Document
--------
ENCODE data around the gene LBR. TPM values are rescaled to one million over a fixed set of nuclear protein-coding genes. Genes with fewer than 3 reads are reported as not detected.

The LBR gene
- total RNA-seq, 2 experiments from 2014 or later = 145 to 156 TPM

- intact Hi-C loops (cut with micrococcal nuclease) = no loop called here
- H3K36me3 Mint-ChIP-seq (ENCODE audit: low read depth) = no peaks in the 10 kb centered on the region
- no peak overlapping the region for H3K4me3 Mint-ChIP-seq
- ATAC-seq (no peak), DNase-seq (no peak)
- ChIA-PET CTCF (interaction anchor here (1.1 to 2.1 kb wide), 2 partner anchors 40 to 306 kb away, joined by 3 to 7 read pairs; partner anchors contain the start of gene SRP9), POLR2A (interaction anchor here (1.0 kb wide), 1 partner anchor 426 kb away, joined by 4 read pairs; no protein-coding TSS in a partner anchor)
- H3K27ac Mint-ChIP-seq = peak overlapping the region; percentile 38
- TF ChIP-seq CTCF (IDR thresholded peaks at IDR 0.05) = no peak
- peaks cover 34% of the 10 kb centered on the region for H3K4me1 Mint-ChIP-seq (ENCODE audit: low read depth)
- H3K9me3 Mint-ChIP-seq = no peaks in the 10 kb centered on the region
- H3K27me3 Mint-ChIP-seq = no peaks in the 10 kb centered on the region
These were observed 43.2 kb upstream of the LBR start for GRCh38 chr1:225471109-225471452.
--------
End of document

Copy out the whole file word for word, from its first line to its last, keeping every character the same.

ENCODE data around the gene LBR. TPM values are rescaled to one million over a fixed set of nuclear protein-coding genes. Genes with fewer than 3 reads are reported as not detected.

The LBR gene
- total RNA-seq, 2 experiments from 2014 or later = 145 to 156 TPM

- intact Hi-C loops (cut with micrococcal nuclease) = no loop called here
- H3K36me3 Mint-ChIP-seq (ENCODE audit: low read depth) = no peaks in the 10 kb centered on the region
- no peak overlapping the region for H3K4me3 Mint-ChIP-seq
- ATAC-seq (no peak), DNase-seq (no peak)
- ChIA-PET CTCF (interaction anchor here (1.1 to 2.1 kb wide), 2 partner anchors 40 to 306 kb away, joined by 3 to 7 read pairs; partner anchors contain the start of gene SRP9), POLR2A (interaction anchor here (1.0 kb wide), 1 partner anchor 426 kb away, joined by 4 read pairs; no protein-coding TSS in a partner anchor)
- H3K27ac Mint-ChIP-seq = peak overlapping the region; percentile 38
- TF ChIP-seq CTCF (IDR thresholded peaks at IDR 0.05) = no peak
- peaks cover 34% of the 10 kb centered on the region for H3K4me1 Mint-ChIP-seq (ENCODE audit: low read depth)
- H3K9me3 Mint-ChIP-seq = no peaks in the 10 kb centered on the region
- H3K27me3 Mint-ChIP-seq = no peaks in the 10 kb centered on the region
These were observed 43.2 kb upstream of the LBR start for GRCh38 chr1:225471109-225471452.